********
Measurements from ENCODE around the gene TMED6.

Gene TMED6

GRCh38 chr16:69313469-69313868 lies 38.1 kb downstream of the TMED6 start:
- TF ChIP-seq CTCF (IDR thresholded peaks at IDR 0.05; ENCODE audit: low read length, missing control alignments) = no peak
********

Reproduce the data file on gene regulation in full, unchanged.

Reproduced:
Measurements from ENCODE around the gene TMED6.

Gene TMED6

GRCh38 chr16:69313469-69313868 lies 38.1 kb downstream of the TMED6 start:
- TF ChIP-seq CTCF (IDR thresholded peaks at IDR 0.05; ENCODE audit: low read length, missing control alignments) = no peak